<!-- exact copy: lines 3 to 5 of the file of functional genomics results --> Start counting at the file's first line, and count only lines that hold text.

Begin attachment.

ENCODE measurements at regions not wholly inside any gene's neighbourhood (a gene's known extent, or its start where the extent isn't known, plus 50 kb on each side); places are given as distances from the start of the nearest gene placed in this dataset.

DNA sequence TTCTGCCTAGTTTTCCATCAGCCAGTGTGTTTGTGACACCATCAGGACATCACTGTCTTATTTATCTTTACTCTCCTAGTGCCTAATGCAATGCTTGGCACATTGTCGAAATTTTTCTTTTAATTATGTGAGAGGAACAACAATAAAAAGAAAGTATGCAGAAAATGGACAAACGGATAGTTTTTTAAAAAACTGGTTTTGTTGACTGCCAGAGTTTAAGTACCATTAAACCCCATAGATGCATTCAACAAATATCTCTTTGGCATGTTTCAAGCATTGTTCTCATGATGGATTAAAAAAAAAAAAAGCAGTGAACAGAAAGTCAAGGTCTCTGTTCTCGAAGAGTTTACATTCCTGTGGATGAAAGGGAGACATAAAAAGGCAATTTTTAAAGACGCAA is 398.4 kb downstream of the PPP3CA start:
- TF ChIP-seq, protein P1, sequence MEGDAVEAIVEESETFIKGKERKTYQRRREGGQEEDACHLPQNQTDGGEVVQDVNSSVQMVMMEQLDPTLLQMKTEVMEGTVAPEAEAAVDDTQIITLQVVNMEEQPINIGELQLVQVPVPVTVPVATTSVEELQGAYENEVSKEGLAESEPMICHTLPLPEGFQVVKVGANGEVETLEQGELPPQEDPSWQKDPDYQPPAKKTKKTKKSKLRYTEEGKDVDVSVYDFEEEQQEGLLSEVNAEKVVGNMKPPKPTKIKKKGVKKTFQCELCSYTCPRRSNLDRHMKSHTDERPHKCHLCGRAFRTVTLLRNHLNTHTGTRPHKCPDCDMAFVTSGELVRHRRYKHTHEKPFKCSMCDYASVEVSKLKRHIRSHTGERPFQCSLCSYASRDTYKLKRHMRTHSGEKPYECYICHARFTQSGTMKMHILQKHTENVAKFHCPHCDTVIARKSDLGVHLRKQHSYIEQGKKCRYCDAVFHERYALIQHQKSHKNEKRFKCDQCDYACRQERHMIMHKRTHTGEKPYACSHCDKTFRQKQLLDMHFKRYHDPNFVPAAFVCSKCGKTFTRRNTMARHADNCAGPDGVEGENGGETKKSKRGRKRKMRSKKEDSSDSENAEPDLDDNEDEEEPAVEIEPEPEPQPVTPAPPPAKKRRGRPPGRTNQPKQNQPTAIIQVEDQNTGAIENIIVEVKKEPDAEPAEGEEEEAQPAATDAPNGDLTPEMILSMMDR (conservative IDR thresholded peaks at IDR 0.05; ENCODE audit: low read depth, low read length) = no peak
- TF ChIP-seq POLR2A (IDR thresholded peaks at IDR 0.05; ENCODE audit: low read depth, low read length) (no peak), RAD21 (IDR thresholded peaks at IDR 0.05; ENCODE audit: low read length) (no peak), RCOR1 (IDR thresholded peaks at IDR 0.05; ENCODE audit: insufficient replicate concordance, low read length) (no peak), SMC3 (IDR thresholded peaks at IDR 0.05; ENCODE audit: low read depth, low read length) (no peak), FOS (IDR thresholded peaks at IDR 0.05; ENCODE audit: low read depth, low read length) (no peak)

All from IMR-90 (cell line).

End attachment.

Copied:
- TF ChIP-seq, protein P1, sequence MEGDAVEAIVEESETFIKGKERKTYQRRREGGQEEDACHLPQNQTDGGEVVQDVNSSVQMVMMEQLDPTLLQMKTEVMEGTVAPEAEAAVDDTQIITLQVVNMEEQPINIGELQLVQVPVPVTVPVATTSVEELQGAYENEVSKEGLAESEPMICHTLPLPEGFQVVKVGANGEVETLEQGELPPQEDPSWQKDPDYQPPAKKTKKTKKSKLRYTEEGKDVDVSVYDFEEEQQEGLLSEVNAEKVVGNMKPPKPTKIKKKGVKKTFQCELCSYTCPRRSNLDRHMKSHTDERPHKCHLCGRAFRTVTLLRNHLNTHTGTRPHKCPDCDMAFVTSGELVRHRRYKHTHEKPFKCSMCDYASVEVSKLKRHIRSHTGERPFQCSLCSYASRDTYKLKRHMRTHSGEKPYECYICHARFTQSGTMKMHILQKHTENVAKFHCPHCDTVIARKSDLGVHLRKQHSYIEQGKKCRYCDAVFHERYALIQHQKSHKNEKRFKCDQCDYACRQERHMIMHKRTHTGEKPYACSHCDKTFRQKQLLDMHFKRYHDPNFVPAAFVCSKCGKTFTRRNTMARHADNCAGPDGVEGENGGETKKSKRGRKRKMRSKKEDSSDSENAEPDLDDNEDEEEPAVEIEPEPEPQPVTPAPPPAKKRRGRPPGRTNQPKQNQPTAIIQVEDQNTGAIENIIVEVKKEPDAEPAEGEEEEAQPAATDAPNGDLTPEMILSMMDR (conservative IDR thresholded peaks at IDR 0.05; ENCODE audit: low read depth, low read length) = no peak
- TF ChIP-seq POLR2A (IDR thresholded peaks at IDR 0.05; ENCODE audit: low read depth, low read length) (no peak), RAD21 (IDR thresholded peaks at IDR 0.05; ENCODE audit: low read length) (no peak), RCOR1 (IDR thresholded peaks at IDR 0.05; ENCODE audit: insufficient replicate concordance, low read length) (no peak), SMC3 (IDR thresholded peaks at IDR 0.05; ENCODE audit: low read depth, low read length) (no peak), FOS (IDR thresholded peaks at IDR 0.05; ENCODE audit: low read depth, low read length) (no peak)

All from IMR-90 (cell line).